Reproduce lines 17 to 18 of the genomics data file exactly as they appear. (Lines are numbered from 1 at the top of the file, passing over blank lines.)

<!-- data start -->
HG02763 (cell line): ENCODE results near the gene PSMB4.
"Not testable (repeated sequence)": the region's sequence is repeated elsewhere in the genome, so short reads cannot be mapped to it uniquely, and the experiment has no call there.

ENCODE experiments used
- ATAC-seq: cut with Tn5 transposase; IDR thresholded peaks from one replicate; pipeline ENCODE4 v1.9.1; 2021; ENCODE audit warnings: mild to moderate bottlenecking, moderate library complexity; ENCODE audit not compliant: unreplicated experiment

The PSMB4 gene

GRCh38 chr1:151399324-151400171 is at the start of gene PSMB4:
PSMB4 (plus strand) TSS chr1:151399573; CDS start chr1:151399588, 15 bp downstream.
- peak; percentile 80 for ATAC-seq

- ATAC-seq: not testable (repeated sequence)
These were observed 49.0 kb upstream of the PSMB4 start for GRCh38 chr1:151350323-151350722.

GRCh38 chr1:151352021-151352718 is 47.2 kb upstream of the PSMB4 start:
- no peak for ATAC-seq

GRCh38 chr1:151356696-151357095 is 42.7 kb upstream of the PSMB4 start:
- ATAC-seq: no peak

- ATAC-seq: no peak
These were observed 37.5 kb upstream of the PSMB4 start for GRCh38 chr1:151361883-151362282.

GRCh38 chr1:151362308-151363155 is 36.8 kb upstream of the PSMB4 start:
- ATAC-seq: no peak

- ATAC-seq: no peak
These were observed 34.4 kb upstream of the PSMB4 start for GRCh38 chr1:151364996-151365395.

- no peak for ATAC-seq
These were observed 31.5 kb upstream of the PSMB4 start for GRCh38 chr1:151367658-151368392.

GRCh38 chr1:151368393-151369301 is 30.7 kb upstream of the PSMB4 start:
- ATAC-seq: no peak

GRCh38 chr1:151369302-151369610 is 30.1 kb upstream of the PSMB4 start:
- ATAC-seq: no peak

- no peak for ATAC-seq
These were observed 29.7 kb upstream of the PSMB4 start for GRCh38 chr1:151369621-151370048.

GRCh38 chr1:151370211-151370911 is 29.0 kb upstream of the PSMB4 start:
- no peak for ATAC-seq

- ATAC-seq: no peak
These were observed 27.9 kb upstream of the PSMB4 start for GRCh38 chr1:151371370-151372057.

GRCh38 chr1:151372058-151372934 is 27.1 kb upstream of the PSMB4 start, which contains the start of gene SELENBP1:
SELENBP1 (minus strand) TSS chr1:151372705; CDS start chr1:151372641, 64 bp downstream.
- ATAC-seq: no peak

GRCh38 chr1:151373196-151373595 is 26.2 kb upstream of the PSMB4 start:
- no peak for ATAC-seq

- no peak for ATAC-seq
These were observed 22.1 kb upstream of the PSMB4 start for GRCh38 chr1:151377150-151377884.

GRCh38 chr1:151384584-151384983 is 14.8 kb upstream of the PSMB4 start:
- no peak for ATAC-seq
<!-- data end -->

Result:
GRCh38 chr1:151362308-151363155 is 36.8 kb upstream of the PSMB4 start:
- ATAC-seq: no peak